Third, government must be a reliable supplier of public goods. From primary and secondary education to infrastructure and national defense—we operate robust public systems for that which we deem essential to our national interest. Which makes their equitable and universal delivery worthy of public investment.
However, we fail to extend this mentality to two systems American families most depend on—health care and child care. Existing federal structures barely touch the level of need. At a time when the vast majority of parents work outside the home, our current Child Tax Credit gives eligible families—already a tiny sliver of the country—$2,000 a year, at most, to defray costs. Meanwhile, the annual price tag of full-time infant care in Massachusetts is over $17,000—higher than in-state tuition at our public university. And the devastating inequities of American health care grow more painful by the day, with GoFundMe pages becoming as common as insurance coverage.
It is time to create universal, public systems for both health care and child care
, where access isn't restricted by employment, income, or geography—and where affordability comes with a government guarantee.
Finally, government must mobilize our economy around our national interest. In recent decades, Washington has taken a stubbornly passive approach to economic mobilization, time and again deferring to market forces, corporate profit, and private instincts. Not since the Great Society have we proactively channeled our economic might toward higher, nobler needs—health, safety, security, and livelihood.
But today a threat at our doorstep gives us the opportunity to change that. Climate change. An arrow aimed at all of us. But striking hardest where government insufficiency always does: those we have historically repressed or systemically left behind. Black and brown, Indigenous and Appalachian. Cancer Alley. Eastern Kentucky. Puerto Rico.
Where people are more likely to live near toxic facilities or environmental waste and less likely to have access to the health care and legal advocacy necessary to survive. More likely to be paralyzed by disruptions to public services when violent storms and floods and fires sweep through and less likely to have the resources to recover. More likely to see their jobs decimated by our changing energy landscape and less likely to reap the benefits of new technology, innovation, and industry.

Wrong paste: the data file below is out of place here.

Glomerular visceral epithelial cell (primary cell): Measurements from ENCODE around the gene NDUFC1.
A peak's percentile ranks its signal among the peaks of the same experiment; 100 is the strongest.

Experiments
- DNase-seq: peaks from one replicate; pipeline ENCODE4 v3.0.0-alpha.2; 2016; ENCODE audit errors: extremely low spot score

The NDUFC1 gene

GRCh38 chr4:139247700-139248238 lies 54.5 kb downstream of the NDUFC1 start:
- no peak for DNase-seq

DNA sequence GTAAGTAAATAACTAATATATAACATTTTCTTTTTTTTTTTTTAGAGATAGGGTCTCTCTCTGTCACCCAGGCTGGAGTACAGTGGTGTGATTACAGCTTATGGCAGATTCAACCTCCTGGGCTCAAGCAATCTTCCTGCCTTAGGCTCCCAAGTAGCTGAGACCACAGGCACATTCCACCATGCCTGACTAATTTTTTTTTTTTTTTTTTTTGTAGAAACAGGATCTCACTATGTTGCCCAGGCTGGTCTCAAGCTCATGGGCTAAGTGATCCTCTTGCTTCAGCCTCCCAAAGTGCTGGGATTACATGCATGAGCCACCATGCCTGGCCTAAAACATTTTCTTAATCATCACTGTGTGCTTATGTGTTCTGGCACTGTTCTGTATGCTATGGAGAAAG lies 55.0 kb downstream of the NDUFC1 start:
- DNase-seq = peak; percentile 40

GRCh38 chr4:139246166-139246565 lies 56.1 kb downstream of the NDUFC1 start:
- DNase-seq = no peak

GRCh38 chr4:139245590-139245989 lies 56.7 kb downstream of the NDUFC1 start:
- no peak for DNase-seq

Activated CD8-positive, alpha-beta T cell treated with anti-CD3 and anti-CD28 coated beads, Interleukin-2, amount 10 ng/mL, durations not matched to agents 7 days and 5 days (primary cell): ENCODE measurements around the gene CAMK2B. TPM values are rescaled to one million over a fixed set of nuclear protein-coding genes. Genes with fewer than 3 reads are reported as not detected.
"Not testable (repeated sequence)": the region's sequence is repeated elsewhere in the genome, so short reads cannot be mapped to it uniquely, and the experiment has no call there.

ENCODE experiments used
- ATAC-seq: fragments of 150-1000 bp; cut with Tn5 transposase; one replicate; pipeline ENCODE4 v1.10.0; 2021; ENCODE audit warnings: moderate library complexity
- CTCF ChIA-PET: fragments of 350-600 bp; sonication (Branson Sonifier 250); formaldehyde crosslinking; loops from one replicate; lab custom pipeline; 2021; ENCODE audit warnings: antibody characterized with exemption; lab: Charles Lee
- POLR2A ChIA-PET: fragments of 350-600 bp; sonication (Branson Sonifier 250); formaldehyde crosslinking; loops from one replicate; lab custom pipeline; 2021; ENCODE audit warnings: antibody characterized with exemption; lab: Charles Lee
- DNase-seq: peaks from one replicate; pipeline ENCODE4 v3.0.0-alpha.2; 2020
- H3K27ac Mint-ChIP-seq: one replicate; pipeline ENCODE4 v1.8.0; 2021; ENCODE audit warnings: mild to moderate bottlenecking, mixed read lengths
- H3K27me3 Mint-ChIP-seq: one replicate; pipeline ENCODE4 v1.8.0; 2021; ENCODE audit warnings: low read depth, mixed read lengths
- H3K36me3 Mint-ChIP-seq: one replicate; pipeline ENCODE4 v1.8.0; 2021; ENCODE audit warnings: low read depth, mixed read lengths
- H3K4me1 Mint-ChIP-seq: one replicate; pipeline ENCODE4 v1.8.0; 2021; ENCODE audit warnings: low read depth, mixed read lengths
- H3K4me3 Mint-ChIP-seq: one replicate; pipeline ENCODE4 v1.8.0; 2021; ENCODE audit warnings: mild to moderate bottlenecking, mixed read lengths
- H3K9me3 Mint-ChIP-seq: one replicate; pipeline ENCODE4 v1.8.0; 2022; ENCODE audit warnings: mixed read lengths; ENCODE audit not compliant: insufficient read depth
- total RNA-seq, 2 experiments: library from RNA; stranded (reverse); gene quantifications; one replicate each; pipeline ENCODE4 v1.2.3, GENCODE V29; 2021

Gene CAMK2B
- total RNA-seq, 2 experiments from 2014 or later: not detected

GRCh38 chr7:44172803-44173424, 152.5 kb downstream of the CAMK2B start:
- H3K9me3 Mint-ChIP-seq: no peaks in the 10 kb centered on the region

From environmental crisis to economic exclusion, climate change exemplifies the far-reaching failures of a government that has refused to marshal its resources toward the common good—leaving its citizens vulnerable and inequities deeply rooted.
But this is also an opportunity to put moral capitalism into action. We should heed the call for a Green New Deal and other aggressive climate strategies championed by lifelong advocates, activists, and elected leaders. These solutions move beyond singular policy reforms and mobilize a nationwide response to a worldwide crisis. They demand we do more than just react to economic winds but sound a public call to arms across our entire economy—new jobs, new technology, new education, new industry, all powerfully backed by the United States government and aimed at a threat none of us will escape. Done right, done well, and done boldly, our climate efforts could reorient our economy around common good, shared survival … and a future with space for all.
This is the level of public activism our broken economy demands and our people deserve. And at this particular moment in history, we are reminded of exactly what happens if we take another path. If we choose not to act, someone else will.
Three years ago, a man named Donald Trump usurped America's economic story. He offered a simple explanation for the hurt so many carry: It's the other guy's fault. The brown guy. The immigrant. The gay one, the woman, that one over there, who looks different and sounds funny. He—like many an aristocrat and supremacist before him—deftly turned us on each other, defusing the force that abusers of privilege fear most: solidarity among the people they oppress.
So Americans today fight each other over the scraps of our system, instead of uniting to fight a system that finds them worthy of only scraps to begin with. A system that fails the coal miner in Harlan forced to defend his hard-earned pensionandthe nanny in the Bronx battling for basic benefits. That siphons the livelihood of the fifth-generation dairy farm in Oshkosh and the first-generation immigrant business in El Paso.That ignores the profound human cost of poverty on the reservation in South Dakota and the depleted communities of Appalachia.
Their stories are different, their experiences distinct. But they share the burden of a system that leaves most Americans behind. They hail from places where polling locations suddenly disappear; where payday lenders prey on local economies; where lead poisons children's water; where neighborhoods spend years fighting injustice on their own before anyone in power shows up. They disproportionately shoulder the hard words that make life hurt—eviction, pollution, addiction, bankruptcy, violence.
They bear the swollen, stubborn scars of a government that has, for much of a half-century, abdicated its role as guarantor of economic equity and a country that has made it difficult to be middle-class, excruciating to be poor, and downright impossible to be poor AND. Poor and black. Poor and brown. Poor and female. Poor and gay. Poor and sick or old or addicted.
President Trump has spent two years amassing these economic casualties. He has built bunkers of privilege throughout government, mighty fortresses from which he takes aim at those with no shield. But we don't stand a chance against him until we come together to neutralize the weapon he depends on most: an economy that keeps most American families hanging on by the skin of their teeth.